“It won’t take long. All I need is a few minutes of your time…”
“Harry!” Mister Collingwood’s tone was sharp and he raised his hand before him bringing the train screeching to a halt. “I’ll let you audition, just stop talking!”
“Oh, thank you, Mister Collingwood. I really appreciate the opportunity,” he said more softly.
“Very well.” The producer breathed deeply. “Why don’t you start with a simple character pose?”
With a nod, Harry slipped off his leather jacket to reveal a white tee-shirt, then drew it over his head to expose a tanned chest and crafted stomach. Returning the hat to his head, he pulled it down over his eyes and slouched back into the chair. With a cigarette hanging from his mouth, he casually lit a match.
“Mister Hartley! You can’t smoke in here!”
“Oh…well, I…I don’t actually smoke.” Harry broke the pose and shook the match until it went out. “They all smoke in these old movies and I…ah…well…wanted to get it right.”
“I see, well, you did a good job.” The producer rested his hands on the desk where a small mountain of files sat. “What about lines, do you have prepared?”
“I do, Sir.” Harry pushed the brim of the hat up with his index finger. “Listen, baby, when we first met, you and me, you thought I was common. Well, how right you was. I was common as dirt. You showed me a snapshot of a place with columns, and I pulled you down off them columns and you loved it; havin’ ‘em coloured lights goin’. Wasn’ we happy together? Wasn’ it all okay ‘til she showed here? Huh? Wasn’…wasn’ we happy together, wasn’ it all okay ‘til she showed here, hoity toity describing me like an ape?”
“Wow.” Mister Collingwood nodded slightly, a look of surprised in his eyes. “That’s the best Brando I’ve heard. Been rehearsing long?”
“Jus’ ‘is week.” Harry retained the voice as he replied.
“I’m impressed! So, you look like him and sound like him, but can you act like him?” Mr Collingwood waved to an open area beside his desk. “Show me.”
Getting to his feet, Harry took the cigarette in hand, tossed the hat to the floor and began stalking around the room, his gait perplexed and tense. He flexed his arm and lifted the unlit cigarette to his mouth. Then, with a frown he took a single deep breath and stiffened his arms before him. “Stel-laa!”
Harry turned at the sound clapping and saw the producer was standing. “Amazing. Just amazing. You could be Brando himself.”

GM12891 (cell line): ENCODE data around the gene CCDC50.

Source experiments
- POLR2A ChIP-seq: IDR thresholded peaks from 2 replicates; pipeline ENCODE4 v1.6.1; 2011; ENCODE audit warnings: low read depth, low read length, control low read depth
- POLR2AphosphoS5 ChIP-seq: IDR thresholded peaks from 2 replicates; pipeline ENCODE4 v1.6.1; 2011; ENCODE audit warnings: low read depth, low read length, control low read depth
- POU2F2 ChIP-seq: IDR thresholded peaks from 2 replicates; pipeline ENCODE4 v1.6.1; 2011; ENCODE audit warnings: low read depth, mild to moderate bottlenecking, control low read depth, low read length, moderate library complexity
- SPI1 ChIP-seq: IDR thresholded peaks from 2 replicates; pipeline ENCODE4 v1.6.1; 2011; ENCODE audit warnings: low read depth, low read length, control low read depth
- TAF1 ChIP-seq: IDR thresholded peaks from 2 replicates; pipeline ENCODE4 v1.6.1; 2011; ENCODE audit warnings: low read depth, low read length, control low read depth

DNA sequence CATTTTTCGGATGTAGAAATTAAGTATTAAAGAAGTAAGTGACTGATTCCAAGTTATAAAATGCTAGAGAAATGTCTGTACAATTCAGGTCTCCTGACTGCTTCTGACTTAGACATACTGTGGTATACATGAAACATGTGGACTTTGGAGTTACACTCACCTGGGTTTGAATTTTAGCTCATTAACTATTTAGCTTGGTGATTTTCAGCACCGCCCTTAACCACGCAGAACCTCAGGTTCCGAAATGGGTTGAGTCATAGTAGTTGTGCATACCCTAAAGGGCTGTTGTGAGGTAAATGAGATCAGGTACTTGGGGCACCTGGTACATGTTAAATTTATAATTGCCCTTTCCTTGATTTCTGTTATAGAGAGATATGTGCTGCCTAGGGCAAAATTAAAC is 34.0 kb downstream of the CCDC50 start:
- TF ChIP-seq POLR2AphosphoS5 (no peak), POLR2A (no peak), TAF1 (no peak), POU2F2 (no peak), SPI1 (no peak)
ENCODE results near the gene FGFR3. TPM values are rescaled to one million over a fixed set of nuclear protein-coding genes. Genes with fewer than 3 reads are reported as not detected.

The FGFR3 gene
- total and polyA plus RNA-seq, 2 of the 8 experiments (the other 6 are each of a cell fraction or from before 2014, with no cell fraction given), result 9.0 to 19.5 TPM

“I watched the movie a few times, Sir, that’s all.” He smiled, a warm rush sweeping over him. “How do you think I went? Do I have a chance at the role?”
“You did a good job; a very good job. But it’s a little hard to say.” Mister Collingwood sat down again. Leaning back, he crossed one of his legs over the other.
“I wasn’t good enough?” Harry said self-consciously as he collected the hat from the floor and held it before him by the rim.
“Your audition was near perfect, Harry, but unfortunately you’re completely wrong for the part…”
Mr Collingwood paused as Harry’s face sank, the colour draining from it.
“…the part of either Stella Kowalski or Blanche DuBois, that is, which is who I am auditioning for today. With that in mind I won’t be asking you to screen test. However, I am auditioning for the character of Stanley Kowalski tomorrow morning at ten sharp. I suggest you come back then.”
Harry could only stand there dumbfounded.
“And, Mr Hartley, don’t be late.”
* * * * *
“You got all that from one picture?” Karl asked. He stared up at the painting they’d been looking at for some time. It was their first date and he was already starting to feel out of his depth with this girl. He turned back to the painting of the bare-chested man sitting in a deep red room with an unlit cigarette.
“Every picture tells a story,” Anita said. “You just have to be able to pick it.”
“But, it’s just a picture.” Karl’s face gave away his confusion. “Where do cars, actors and elevators come into it?”
“Your imagination, of course!” She chuckled, but it didn’t break the look of befuddlement from his face.
“Did he get the role?”
“Probably.” She shrugged, her eyes flashed at him as she moved on to the next painting.
“What do you mean, ‘probably’? Didn’t you just make it up?”
“I just don’t understand,” Anita said, in male voice, as she peered up at the new painting. It was of a confused man standing in a park near a pond. “I just don’t understand what happened to all the fish!”
© AJ Key 2013